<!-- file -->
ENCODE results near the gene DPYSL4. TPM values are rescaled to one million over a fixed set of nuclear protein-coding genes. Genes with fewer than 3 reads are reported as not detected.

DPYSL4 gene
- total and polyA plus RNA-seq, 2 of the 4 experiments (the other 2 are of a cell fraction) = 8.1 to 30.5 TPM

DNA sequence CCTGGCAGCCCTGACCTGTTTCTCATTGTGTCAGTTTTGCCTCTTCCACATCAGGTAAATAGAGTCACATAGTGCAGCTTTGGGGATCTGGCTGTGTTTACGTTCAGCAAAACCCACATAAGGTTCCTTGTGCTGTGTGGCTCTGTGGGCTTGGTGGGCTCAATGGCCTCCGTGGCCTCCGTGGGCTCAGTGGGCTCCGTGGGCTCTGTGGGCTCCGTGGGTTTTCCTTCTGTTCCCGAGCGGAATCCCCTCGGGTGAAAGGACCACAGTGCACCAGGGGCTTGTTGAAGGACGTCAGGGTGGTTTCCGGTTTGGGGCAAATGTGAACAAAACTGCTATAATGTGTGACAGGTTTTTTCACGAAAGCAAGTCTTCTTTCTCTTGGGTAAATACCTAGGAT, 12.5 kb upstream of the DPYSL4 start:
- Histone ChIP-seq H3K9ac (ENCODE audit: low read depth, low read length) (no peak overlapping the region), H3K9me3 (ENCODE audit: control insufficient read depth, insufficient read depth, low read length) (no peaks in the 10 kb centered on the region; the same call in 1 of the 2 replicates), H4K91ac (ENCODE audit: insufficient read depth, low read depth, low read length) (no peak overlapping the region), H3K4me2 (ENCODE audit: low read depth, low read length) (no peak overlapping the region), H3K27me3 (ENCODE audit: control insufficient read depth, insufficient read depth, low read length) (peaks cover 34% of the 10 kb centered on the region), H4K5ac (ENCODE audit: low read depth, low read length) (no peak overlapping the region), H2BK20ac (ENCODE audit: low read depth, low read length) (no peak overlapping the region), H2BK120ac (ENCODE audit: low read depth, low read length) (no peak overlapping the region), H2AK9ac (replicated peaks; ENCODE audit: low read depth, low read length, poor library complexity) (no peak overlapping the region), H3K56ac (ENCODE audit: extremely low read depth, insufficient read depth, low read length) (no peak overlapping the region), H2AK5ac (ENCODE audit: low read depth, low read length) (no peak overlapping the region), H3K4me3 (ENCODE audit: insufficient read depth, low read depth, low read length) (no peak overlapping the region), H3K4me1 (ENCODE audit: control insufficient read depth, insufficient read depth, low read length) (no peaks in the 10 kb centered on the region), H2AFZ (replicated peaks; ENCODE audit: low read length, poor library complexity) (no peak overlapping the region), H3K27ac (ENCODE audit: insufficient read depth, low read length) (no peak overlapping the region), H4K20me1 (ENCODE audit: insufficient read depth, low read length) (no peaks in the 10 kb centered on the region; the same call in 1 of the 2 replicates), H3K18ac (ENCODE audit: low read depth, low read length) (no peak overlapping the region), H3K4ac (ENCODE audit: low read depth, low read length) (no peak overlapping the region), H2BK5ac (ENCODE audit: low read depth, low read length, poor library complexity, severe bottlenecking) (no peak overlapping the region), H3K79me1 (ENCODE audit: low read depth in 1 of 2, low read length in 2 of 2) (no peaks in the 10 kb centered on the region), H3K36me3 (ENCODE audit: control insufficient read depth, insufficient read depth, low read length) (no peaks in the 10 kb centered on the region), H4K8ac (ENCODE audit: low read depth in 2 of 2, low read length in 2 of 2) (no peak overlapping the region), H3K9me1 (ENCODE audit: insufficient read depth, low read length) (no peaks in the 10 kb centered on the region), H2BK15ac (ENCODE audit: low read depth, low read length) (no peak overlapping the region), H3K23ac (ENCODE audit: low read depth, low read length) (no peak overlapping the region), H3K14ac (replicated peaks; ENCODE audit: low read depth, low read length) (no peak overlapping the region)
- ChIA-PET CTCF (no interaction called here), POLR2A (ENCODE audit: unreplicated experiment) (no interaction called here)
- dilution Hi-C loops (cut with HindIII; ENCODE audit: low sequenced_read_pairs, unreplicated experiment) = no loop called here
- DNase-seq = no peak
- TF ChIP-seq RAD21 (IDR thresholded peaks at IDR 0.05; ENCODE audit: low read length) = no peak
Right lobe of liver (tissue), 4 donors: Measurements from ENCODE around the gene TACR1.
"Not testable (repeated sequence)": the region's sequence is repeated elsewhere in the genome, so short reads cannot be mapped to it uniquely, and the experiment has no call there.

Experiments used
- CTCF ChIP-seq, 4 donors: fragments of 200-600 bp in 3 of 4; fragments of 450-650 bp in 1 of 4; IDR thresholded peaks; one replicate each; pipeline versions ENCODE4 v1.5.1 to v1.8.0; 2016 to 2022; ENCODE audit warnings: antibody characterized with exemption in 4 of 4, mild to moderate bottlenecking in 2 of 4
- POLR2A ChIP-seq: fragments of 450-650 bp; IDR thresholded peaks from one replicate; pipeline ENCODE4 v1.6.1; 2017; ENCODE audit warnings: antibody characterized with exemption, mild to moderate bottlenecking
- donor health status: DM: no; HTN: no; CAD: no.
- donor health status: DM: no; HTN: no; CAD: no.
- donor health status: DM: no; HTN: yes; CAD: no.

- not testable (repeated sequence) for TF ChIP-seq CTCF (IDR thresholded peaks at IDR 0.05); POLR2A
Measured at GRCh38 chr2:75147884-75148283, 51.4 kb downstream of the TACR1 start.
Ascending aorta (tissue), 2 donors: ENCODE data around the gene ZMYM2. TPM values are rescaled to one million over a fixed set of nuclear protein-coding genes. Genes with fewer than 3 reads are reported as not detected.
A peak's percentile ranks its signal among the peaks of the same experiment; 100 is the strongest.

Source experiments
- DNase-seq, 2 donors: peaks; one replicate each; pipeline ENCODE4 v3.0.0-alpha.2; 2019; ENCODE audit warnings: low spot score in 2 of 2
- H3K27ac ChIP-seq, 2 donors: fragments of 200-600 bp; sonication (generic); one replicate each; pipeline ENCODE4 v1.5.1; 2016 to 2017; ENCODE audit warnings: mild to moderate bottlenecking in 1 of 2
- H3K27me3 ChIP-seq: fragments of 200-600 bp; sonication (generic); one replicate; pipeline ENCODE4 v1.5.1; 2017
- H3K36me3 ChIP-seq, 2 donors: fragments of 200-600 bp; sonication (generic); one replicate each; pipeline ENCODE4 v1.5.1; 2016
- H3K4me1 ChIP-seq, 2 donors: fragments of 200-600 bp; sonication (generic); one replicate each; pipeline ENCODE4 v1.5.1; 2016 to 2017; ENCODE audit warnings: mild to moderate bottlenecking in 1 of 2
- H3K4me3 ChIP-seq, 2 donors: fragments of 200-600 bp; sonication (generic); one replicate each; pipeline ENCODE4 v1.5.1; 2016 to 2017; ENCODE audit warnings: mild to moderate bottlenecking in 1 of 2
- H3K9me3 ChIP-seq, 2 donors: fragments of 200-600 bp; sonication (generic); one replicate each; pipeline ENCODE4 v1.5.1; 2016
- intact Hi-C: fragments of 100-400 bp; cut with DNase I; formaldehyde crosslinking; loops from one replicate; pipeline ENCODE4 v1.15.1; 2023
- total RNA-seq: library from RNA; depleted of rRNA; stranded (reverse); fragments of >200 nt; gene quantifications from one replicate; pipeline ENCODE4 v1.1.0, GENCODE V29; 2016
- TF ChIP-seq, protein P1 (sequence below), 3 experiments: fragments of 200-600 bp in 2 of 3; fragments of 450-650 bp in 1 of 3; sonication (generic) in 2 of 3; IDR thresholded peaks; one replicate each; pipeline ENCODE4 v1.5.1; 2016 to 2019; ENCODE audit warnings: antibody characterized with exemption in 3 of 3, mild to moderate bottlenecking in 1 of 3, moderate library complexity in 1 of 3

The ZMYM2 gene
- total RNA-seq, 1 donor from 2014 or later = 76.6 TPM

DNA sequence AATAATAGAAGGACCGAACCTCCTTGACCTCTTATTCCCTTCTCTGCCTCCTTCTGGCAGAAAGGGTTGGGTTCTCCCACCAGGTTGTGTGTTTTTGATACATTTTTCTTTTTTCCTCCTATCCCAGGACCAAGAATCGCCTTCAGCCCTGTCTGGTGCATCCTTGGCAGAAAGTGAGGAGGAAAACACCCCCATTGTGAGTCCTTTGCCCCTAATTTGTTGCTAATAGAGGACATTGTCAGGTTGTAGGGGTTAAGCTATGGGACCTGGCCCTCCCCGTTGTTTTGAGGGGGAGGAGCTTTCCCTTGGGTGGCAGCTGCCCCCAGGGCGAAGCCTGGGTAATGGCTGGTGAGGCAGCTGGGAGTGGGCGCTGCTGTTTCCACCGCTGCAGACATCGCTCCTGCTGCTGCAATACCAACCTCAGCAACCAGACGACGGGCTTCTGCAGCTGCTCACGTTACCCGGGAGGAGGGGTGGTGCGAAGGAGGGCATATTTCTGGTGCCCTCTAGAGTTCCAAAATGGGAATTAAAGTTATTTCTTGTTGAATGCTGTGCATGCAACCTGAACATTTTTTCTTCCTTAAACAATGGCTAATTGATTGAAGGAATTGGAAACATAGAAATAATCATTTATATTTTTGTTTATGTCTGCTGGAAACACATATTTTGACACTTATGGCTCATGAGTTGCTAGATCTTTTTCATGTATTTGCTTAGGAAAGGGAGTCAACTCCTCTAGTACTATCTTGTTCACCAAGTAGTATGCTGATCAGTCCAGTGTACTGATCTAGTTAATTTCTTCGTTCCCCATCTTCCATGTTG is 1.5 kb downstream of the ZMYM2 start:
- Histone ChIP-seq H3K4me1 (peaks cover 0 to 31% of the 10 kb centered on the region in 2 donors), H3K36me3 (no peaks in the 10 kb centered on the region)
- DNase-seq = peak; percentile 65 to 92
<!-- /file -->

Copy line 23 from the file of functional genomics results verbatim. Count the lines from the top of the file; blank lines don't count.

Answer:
- DNase-seq, 2 donors: peaks; one replicate each; pipeline ENCODE4 v3.0.0-alpha.2; 2019; ENCODE audit warnings: low spot score in 2 of 2